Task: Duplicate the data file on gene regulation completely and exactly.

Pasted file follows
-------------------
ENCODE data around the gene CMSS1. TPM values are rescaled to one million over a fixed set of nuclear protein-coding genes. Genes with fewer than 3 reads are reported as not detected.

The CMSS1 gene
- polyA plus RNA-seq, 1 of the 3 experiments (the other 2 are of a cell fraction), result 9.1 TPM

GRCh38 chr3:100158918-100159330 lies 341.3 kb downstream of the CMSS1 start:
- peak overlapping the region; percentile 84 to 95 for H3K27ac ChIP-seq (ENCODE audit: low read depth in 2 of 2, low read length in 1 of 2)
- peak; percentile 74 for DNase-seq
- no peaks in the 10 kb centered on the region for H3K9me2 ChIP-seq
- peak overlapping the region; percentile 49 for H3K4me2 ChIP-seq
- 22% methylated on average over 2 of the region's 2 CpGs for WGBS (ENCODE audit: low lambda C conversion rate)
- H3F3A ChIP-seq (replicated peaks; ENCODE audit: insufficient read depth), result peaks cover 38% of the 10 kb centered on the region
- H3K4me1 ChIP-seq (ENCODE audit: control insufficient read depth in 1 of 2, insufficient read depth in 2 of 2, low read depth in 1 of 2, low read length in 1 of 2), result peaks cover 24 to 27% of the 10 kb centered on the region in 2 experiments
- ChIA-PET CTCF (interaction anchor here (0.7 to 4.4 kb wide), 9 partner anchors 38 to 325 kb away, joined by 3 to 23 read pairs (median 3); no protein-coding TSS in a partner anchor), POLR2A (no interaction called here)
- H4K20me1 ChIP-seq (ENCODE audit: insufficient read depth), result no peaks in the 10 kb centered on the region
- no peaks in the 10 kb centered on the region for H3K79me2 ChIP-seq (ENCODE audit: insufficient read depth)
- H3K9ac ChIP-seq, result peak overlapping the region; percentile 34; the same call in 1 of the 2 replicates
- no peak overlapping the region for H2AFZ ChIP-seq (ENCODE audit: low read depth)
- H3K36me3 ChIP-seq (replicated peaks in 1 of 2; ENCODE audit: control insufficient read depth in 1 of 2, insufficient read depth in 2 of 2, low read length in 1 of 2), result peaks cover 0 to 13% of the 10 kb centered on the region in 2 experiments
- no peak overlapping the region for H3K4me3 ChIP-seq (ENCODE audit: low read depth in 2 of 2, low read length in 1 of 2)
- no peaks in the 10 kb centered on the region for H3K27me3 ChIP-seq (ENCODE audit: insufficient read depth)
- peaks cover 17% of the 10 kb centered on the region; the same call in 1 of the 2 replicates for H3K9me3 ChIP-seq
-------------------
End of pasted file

ENCODE data around the gene CMSS1. TPM values are rescaled to one million over a fixed set of nuclear protein-coding genes. Genes with fewer than 3 reads are reported as not detected.

The CMSS1 gene
- polyA plus RNA-seq, 1 of the 3 experiments (the other 2 are of a cell fraction), result 9.1 TPM

GRCh38 chr3:100158918-100159330 lies 341.3 kb downstream of the CMSS1 start:
- peak overlapping the region; percentile 84 to 95 for H3K27ac ChIP-seq (ENCODE audit: low read depth in 2 of 2, low read length in 1 of 2)
- peak; percentile 74 for DNase-seq
- no peaks in the 10 kb centered on the region for H3K9me2 ChIP-seq
- peak overlapping the region; percentile 49 for H3K4me2 ChIP-seq
- 22% methylated on average over 2 of the region's 2 CpGs for WGBS (ENCODE audit: low lambda C conversion rate)
- H3F3A ChIP-seq (replicated peaks; ENCODE audit: insufficient read depth), result peaks cover 38% of the 10 kb centered on the region
- H3K4me1 ChIP-seq (ENCODE audit: control insufficient read depth in 1 of 2, insufficient read depth in 2 of 2, low read depth in 1 of 2, low read length in 1 of 2), result peaks cover 24 to 27% of the 10 kb centered on the region in 2 experiments
- ChIA-PET CTCF (interaction anchor here (0.7 to 4.4 kb wide), 9 partner anchors 38 to 325 kb away, joined by 3 to 23 read pairs (median 3); no protein-coding TSS in a partner anchor), POLR2A (no interaction called here)
- H4K20me1 ChIP-seq (ENCODE audit: insufficient read depth), result no peaks in the 10 kb centered on the region
- no peaks in the 10 kb centered on the region for H3K79me2 ChIP-seq (ENCODE audit: insufficient read depth)
- H3K9ac ChIP-seq, result peak overlapping the region; percentile 34; the same call in 1 of the 2 replicates
- no peak overlapping the region for H2AFZ ChIP-seq (ENCODE audit: low read depth)
- H3K36me3 ChIP-seq (replicated peaks in 1 of 2; ENCODE audit: control insufficient read depth in 1 of 2, insufficient read depth in 2 of 2, low read length in 1 of 2), result peaks cover 0 to 13% of the 10 kb centered on the region in 2 experiments
- no peak overlapping the region for H3K4me3 ChIP-seq (ENCODE audit: low read depth in 2 of 2, low read length in 1 of 2)
- no peaks in the 10 kb centered on the region for H3K27me3 ChIP-seq (ENCODE audit: insufficient read depth)
- peaks cover 17% of the 10 kb centered on the region; the same call in 1 of the 2 replicates for H3K9me3 ChIP-seq